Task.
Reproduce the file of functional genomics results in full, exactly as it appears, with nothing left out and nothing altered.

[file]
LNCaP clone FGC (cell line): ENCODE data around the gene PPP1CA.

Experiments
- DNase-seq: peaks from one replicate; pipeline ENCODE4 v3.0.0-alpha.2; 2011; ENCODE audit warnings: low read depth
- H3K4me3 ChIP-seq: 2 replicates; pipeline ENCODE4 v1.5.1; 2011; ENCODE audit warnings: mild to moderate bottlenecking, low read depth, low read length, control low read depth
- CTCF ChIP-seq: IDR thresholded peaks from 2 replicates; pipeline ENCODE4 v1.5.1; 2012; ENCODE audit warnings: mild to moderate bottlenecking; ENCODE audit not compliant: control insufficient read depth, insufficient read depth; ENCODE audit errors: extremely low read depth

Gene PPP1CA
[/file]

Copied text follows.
LNCaP clone FGC (cell line): ENCODE data around the gene PPP1CA.

Experiments
- DNase-seq: peaks from one replicate; pipeline ENCODE4 v3.0.0-alpha.2; 2011; ENCODE audit warnings: low read depth
- H3K4me3 ChIP-seq: 2 replicates; pipeline ENCODE4 v1.5.1; 2011; ENCODE audit warnings: mild to moderate bottlenecking, low read depth, low read length, control low read depth
- CTCF ChIP-seq: IDR thresholded peaks from 2 replicates; pipeline ENCODE4 v1.5.1; 2012; ENCODE audit warnings: mild to moderate bottlenecking; ENCODE audit not compliant: control insufficient read depth, insufficient read depth; ENCODE audit errors: extremely low read depth

Gene PPP1CA